Review: Kazunomiya, Prisoner of Heaven

Kazunomiya: Prisoner of Heaven, Japan 1858 (Royal Diaries)Kazunomiya, Prisoner of Heaven
by Kathryn Lasky

My rating: 4 of 5 stars

Kazunomiya, Prisoner of Heaven / 0-439-16485-0

In a sense, most of the princesses in the Princess Diary series are prisoners in one form or other, as they are maneuvered in and out of political marriages and, in some cases (such as young Elizabeth of the Tudors) as they are maneuvered in and out of actual prisons. Kazunomiya herself dwells in a prison, albeit a lovely gilded one.

The year is 1858, and Japan is in a turmoil as investors from America have arrived on their shores and have threatened and bribed the shogun of Edo into a treaty to open Japan's shores to these men. The Emperor is furious at this breach of tradition, but he has no real power over the shoguns and is largely a figurehead in politics, a ceremonial god that does not involve himself in the messy business of treaties. In order to move away from a position of ceremonial weakness to a position of political strength, the Emperor breaks Kazunomiya's long-standing engagement with her true love - a prince of royal blood - to engage her to the next shogun. Kazunomiya is horrified at this turn of events and dreads becoming a political puppet for her brother to use.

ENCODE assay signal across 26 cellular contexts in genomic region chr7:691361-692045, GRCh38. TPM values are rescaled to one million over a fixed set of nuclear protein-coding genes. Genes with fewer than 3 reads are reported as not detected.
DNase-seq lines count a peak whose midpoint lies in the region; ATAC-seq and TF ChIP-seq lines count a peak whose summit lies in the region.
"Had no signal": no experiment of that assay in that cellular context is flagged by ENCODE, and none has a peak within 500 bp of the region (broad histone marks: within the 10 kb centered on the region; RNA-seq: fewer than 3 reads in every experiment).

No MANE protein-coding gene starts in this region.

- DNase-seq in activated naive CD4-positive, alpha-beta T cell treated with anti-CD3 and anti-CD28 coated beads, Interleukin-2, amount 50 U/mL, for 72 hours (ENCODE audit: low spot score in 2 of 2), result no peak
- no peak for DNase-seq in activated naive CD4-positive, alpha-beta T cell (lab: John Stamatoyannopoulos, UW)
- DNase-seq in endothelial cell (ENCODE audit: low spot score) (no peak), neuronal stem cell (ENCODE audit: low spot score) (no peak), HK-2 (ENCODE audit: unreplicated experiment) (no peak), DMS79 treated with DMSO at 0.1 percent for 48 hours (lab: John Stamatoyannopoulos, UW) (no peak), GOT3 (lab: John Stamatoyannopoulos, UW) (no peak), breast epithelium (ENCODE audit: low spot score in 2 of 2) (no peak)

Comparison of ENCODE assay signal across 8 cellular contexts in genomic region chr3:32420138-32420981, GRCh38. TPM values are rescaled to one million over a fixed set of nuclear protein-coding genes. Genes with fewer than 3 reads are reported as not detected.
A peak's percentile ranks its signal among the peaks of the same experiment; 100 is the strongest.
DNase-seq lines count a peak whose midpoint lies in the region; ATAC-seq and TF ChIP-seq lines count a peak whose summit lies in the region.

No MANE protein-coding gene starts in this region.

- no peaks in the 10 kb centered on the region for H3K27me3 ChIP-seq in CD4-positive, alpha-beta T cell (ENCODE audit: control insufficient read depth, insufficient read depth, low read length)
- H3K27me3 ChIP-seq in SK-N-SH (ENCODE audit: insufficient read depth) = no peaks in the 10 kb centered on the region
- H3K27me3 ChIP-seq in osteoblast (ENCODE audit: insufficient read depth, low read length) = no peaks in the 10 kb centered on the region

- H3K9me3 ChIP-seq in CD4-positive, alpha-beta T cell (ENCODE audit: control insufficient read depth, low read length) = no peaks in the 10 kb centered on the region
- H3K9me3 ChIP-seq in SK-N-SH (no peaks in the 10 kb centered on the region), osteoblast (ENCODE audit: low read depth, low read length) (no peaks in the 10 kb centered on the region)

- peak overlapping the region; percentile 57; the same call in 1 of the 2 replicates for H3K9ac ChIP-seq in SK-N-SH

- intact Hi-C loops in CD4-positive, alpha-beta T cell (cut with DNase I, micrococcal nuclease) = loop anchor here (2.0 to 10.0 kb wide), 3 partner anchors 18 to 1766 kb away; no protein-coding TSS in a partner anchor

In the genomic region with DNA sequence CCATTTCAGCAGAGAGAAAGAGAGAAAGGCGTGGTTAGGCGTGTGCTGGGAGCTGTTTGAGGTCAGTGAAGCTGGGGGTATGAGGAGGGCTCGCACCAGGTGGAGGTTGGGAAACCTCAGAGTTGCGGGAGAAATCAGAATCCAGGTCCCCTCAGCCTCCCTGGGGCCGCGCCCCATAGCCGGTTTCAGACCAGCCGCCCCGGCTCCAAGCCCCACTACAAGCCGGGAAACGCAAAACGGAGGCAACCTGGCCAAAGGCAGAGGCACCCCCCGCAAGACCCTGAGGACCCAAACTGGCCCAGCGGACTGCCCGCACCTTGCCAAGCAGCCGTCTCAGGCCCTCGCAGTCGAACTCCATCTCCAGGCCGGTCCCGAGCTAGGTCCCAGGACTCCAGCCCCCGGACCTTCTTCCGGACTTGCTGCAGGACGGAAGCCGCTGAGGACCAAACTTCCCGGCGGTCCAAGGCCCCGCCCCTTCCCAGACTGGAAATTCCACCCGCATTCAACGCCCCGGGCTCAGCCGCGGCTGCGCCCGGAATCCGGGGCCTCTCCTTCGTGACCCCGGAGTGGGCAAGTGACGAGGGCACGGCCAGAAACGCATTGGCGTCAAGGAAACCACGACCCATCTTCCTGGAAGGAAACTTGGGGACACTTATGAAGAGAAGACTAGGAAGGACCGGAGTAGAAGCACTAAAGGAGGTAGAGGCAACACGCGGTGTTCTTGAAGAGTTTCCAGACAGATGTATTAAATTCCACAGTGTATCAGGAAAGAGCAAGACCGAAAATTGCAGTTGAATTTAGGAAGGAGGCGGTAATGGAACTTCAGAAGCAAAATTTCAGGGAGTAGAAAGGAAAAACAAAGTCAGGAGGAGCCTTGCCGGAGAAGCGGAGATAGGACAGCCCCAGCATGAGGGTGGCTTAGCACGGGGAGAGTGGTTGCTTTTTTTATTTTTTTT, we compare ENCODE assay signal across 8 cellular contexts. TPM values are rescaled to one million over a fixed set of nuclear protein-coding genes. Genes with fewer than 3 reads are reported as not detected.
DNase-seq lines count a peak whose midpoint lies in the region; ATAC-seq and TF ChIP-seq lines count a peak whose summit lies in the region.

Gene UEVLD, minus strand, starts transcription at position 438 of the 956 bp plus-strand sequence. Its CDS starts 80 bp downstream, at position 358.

With the help of her mother and aunt, Kazunomiya attempts to assert a little of her independence by circumventing the Empresses Mother's attempts to wrest control of Kazunomiya away from her birth mother. Kazunomiya also begins to meet secretly with her true love, promising that they will be together in the next life if not this one. Bravely, she strikes up a friendship with her intended, the young shogun, and they agree to be friends forever, even if they are forced to marry one another. In this way, does Kazunomiya try to survive within her prison, with kindness, bravely, and a samurai spirit.

Although this book is very short (not quite reaching 150 pages), and starts off fairly slow with descriptions of the Japanese court and the ceremonial poems that they send to one another throughout the day, the novel picks up the pace rapidly and grips the reader with concern for Kazunomiya's plight and whether she will be found out during her supervised, yet clandestine meetings with her soul mate. I enjoyed this novel, and recommend it to both children and adults alike, as an enjoyable coming-of-age tale, set against the fascinating backdrop of Kazunomiya's unique culture.

~ Ana Mardoll

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